In Proc. 18th Annu. ACM Sympos. Comput. Geom
, 2002
"... The terrain surface simplification problem has been studied extensively, as it has important applications in geographic information systems and computer graphics. The goal is to obtain a new surface that is combinatorially as simple as possible, while maintaining a prescribed degree of similarity wi ..."
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The terrain surface simplification problem has been studied extensively, as it has important applications in geographic information systems and computer graphics. The goal is to obtain a new surface that is combinatorially as simple as possible, while maintaining a prescribed degree of similarity with the original input surface. In this paper, we propose new algorithms for simplifying terrain surfaces, designed specifically for a new measure of quality based on preserving interpoint (geodesic) distances. We are motivated by various geographic information system and mapping applications. We have implemented the suggested algorithms and give experimental evidence of their effectiveness in simplifying terrains according to the suggested measure of quality. We experimentally compare their performance with that of another leading simplification method. 1
Approximating the visible region of a point on a terrain
 In Proc. Algorithm Engineering and Experiments (ALENEX’04), accepted
, 2004
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Optimal placement of UVbased communications relay nodes
, 2010
"... We consider a constrained optimization problem with mixed integer and real variables. It models optimal placement of communications relay nodes in the presence of obstacles. This problem is widely encountered, for instance, in robotics, where it is required to survey some target located in one point ..."
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Cited by 3 (3 self)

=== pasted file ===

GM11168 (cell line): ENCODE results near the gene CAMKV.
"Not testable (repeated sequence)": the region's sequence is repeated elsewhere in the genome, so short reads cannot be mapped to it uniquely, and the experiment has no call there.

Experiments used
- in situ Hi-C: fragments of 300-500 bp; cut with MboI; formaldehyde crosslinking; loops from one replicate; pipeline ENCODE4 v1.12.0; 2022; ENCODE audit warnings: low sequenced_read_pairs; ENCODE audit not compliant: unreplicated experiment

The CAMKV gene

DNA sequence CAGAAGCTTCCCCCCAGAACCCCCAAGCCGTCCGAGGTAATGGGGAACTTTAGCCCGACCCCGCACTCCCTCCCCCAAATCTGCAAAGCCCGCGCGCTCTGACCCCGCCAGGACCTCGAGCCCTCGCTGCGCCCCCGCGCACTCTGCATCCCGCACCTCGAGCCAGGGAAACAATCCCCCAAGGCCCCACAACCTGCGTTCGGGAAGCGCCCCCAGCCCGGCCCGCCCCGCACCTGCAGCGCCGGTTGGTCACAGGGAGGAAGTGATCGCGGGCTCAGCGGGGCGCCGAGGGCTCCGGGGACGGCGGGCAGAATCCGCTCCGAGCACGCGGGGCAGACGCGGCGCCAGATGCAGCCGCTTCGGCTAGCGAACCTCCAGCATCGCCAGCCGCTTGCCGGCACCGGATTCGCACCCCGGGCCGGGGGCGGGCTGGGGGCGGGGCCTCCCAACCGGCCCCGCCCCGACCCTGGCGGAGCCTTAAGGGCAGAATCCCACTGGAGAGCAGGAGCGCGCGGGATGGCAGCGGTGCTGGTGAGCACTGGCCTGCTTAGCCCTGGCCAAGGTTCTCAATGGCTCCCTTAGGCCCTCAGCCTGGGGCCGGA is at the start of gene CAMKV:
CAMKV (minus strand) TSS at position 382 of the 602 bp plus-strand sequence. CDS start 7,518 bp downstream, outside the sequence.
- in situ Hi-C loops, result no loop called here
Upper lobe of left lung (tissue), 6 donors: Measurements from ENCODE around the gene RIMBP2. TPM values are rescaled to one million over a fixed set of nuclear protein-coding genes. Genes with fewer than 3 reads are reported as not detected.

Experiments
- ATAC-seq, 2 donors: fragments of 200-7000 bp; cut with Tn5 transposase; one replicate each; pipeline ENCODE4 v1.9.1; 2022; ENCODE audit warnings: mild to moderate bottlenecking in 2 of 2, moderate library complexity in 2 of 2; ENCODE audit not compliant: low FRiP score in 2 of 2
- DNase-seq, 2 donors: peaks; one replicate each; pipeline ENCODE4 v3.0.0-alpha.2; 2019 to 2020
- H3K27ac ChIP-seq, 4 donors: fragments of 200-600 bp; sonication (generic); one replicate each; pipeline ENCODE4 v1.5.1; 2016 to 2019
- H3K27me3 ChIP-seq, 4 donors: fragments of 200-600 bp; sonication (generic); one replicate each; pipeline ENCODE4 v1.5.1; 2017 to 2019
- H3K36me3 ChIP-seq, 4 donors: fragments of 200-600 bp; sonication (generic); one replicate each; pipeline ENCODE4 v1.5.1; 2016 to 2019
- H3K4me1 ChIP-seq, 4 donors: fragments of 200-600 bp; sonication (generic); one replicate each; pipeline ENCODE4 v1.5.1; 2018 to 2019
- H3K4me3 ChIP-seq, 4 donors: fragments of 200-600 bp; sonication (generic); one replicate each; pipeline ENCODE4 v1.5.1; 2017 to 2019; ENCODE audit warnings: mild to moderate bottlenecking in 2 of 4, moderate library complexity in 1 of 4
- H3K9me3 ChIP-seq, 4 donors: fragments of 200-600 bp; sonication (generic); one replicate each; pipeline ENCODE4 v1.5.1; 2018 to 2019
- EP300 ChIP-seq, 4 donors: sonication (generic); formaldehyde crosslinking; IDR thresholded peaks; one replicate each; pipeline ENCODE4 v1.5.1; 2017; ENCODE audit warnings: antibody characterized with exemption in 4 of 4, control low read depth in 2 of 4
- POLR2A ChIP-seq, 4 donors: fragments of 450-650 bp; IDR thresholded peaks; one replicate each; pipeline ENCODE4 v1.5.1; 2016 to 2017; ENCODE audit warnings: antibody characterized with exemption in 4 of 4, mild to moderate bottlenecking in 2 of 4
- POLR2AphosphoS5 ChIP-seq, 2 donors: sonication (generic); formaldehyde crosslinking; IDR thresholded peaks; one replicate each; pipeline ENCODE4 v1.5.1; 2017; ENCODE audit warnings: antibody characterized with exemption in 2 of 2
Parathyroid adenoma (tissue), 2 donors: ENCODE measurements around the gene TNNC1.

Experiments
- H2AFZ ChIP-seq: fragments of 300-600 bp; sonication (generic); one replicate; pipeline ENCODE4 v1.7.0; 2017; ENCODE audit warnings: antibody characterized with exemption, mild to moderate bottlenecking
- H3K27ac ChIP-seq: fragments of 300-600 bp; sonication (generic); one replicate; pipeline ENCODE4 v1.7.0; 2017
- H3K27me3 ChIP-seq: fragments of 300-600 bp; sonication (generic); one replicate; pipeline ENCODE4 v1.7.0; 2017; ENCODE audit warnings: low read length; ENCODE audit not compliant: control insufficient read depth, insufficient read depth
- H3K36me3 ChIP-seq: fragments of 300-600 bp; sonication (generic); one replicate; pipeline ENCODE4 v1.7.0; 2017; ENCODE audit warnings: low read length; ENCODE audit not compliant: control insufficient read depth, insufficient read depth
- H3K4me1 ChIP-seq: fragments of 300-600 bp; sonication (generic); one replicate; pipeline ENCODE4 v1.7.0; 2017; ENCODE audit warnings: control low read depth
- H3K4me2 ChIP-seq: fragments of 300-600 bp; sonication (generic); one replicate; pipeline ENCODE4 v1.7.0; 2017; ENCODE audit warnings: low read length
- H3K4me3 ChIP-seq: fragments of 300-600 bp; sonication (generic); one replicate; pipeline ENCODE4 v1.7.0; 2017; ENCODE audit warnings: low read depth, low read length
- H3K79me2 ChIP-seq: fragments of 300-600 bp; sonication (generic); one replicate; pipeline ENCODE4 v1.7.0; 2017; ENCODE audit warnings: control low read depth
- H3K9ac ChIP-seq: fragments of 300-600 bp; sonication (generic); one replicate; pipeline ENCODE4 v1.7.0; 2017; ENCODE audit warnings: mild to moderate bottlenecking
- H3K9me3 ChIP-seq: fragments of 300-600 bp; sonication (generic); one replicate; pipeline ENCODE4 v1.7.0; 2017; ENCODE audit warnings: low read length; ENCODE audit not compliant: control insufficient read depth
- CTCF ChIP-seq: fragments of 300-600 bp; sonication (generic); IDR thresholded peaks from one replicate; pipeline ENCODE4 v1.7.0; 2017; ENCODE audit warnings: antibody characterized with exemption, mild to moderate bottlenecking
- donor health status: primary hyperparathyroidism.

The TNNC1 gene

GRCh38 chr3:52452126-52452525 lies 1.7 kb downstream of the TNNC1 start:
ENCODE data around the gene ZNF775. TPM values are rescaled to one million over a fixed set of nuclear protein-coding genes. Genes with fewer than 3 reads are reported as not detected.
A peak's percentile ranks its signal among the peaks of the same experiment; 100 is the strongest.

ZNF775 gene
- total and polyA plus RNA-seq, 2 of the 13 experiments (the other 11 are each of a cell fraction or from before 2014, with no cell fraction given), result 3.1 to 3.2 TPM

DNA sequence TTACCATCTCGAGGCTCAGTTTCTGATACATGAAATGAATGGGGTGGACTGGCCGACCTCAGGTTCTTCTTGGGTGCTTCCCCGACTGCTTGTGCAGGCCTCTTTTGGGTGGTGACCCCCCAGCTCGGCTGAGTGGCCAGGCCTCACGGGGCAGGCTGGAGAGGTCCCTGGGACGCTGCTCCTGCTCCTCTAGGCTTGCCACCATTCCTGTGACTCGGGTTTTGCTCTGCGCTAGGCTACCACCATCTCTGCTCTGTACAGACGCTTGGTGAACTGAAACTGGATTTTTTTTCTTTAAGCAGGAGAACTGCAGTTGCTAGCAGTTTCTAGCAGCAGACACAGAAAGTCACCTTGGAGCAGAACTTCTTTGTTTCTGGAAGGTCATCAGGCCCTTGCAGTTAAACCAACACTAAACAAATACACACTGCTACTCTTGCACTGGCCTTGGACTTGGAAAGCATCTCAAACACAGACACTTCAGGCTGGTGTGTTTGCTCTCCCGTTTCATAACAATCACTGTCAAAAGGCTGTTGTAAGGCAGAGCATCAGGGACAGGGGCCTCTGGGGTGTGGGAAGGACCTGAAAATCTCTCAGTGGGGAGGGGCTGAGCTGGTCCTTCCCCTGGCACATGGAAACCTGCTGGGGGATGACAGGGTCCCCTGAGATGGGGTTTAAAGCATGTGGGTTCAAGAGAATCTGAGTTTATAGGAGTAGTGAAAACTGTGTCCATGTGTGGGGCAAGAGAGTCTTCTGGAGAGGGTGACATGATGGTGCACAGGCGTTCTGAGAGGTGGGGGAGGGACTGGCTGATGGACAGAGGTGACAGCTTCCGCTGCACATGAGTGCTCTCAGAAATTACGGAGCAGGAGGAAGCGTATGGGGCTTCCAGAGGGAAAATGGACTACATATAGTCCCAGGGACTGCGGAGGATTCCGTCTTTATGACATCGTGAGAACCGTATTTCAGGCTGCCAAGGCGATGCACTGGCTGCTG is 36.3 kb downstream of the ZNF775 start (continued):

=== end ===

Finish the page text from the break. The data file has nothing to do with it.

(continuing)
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We consider a constrained optimization problem with mixed integer and real variables. It models optimal placement of communications relay nodes in the presence of obstacles. This problem is widely encountered, for instance, in robotics, where it is required to survey some target located in one point and convey the gathered information back to a base station located in another point. One or more unmanned aerial or ground vehicles (UAVs or UGVs) can be used for this purpose as communications relays. The decision variables are the number of unmanned vehicles (UVs) and the UV positions. The objective function is assumed to access the placement quality. We suggest one instance of such a function which is more suitable for accessing UAV placement. The constraints are determined by, firstly, a free line of sight requirement for every consecutive pair in the chain and, secondly, a limited communication range. Because of these requirements, our constrained optimization problem is a difficult multiextremal problem for any fixed number of UVs. Moreover, the feasible set of real variables is typically disjoint. We present an approach that allows us to efficiently find a practically acceptable approximation to a global minimum in the problem of optimal placement of communications relay nodes. It is based on a spatial discretization with a subsequent